I think there is a pretty large segment of the buying consumer population out there that is looking at all of these new features that are coming out like when Apple comes out with the new iPhone and they run through all the new features, or the new Pixel comes out and they run through all the new features. They look at it and they're like, "Yeah, but I don't care about any of that stuff. I don't want any of that stuff. I just want the phone that I used to have but better," and I think that's sort of the role that these phones are filling right now, weirdly.
JC: At a certain point, you're going to not be able to get some of those features anymore. For example, what comes to mind is the replaceable battery, something that a lot of people have clamored for but companies just were like, "Whatever, I'm just getting rid of this." It was almost something similar with the headphone jack except now almost every single cheap phone has a headphone jack.
But I think at some point, yeah, these phones will always try to cater to that group of people because there are a lot of people that want that kind of stuff and it's easy for a manufacturer to sort of take it out of their flagship and put it into some of these cheaper phones because maybe that initial group of audience is the only people that really care about them that much. But yeah, I think that these features like the micro SD card slot, for example, the headphone jack, those things are always going to have a little place with phones until some new standard comes along, I think.
MC: Really, I think that because of that trickle down effect we've been talking about, the things that people are resistant to now are going to make their way into these phones eventually. Face unlock will come to the next generation or maybe two generations down the road, but probably the next generation of cheap phones. Next year's $400 phones will have face unlock instead of fingerprint sensors. At some point, they're going to lose the headphone jack as well. At some point, they're going to get wireless charging. You're sort of setting yourself up when you buy one of these phones that you're going to be two years behind the latest cutting edge thing.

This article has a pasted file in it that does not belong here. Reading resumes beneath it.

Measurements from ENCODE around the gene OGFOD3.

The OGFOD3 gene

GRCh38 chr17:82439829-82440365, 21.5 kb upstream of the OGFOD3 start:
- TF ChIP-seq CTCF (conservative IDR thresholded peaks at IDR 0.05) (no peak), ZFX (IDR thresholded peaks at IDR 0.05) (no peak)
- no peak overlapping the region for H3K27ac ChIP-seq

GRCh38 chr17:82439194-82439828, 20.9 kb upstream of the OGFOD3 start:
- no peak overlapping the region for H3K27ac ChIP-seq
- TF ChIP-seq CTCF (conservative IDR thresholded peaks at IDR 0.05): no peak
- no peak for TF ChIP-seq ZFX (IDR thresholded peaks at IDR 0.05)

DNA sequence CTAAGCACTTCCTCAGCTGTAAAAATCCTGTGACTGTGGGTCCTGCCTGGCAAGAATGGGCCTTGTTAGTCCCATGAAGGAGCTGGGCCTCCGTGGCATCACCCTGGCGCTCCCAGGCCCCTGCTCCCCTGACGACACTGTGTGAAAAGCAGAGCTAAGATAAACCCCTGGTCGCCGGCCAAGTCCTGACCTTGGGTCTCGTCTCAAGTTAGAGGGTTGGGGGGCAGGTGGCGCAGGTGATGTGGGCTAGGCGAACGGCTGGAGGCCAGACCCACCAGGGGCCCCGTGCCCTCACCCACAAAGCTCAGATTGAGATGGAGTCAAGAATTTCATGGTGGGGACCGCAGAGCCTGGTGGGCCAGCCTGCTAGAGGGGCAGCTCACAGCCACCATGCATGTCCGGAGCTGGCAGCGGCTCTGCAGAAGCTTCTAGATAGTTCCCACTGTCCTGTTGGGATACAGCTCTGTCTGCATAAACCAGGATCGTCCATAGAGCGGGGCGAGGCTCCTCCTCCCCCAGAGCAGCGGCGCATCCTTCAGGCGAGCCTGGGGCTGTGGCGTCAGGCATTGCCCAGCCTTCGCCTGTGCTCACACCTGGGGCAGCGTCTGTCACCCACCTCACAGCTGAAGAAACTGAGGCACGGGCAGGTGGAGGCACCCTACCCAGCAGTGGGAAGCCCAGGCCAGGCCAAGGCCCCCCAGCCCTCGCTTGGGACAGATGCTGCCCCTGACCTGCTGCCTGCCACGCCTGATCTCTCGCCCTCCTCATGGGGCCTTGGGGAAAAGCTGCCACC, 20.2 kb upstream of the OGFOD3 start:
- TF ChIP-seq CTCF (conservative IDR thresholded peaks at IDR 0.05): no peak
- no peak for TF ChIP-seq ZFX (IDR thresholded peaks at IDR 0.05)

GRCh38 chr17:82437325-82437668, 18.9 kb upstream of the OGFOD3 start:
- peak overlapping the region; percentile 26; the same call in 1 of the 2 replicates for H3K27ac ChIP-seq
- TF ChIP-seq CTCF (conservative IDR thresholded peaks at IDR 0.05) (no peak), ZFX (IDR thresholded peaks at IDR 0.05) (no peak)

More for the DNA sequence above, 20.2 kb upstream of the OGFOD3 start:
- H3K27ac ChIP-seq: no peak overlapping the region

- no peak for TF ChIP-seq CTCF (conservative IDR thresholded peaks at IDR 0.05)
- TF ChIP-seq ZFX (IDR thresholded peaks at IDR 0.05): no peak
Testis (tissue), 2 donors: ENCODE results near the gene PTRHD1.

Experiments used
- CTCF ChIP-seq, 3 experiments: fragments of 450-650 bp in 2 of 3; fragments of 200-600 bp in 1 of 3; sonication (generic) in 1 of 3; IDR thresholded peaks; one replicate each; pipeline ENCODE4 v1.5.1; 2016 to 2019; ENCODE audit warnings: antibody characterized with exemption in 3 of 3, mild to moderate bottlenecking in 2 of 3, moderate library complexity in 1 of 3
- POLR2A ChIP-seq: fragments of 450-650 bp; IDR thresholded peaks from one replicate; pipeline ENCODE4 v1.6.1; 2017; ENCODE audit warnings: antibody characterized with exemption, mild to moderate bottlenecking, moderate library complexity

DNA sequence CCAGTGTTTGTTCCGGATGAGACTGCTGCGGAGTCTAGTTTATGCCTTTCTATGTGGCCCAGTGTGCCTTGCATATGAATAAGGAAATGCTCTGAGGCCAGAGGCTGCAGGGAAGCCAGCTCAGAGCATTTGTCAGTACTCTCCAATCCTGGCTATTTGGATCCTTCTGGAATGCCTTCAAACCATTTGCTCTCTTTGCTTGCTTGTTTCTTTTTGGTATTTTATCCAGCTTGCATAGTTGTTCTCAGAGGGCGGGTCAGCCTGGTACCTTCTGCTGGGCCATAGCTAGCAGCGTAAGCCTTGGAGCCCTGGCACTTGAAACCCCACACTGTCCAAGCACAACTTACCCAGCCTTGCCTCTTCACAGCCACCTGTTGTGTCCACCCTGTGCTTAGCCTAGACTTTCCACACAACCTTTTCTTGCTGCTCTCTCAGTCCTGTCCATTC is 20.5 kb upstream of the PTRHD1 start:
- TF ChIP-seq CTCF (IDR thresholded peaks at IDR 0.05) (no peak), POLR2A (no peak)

JC: Yeah, and that sort of goes back to that point of something like replaceable batteries. At the moment, even with cheap phones, you can't replace their batteries. Yes, there are select strange, random phones, maybe ultra cheap ones that you can find that has a removable battery, but for the most part, most manufacturers don't really do that anymore. When we get features like face unlock, is there a chance that manufacturers might say, "Well, let's now get rid of the fingerprint sensor"? That is totally something that is possible and I will definitely hate that when that comes around.
LG: Julian, this has been a really great conversation about all the strikes and gutters of cheap phones, but stick around because we're going to take a quick break and when we come back, we want you to join us for recommendations.
LG: All right, Julian, what's your recommendation this week?
JC: This is going to sound a little crazy, but I recommend the Herman Miller Embody. This is a chair that runs for about 1200 or $1,300. I definitely don't recommend you pay that much for it. First, I've been sitting a lot. I've always sat a lot at my desk for terrible amounts of hours during a day. That is something that only just got worse ever since the pandemic began. I've just been sitting in front of my computer because what else am I going to do? I think I was having a lot of back issues earlier on and so I upgraded my chair. I had a cheap gaming chair and I upgraded to this one and it has really helped my posture. It has also just made my back not hurt, which is very important. It's something that I definitely recommend people look into.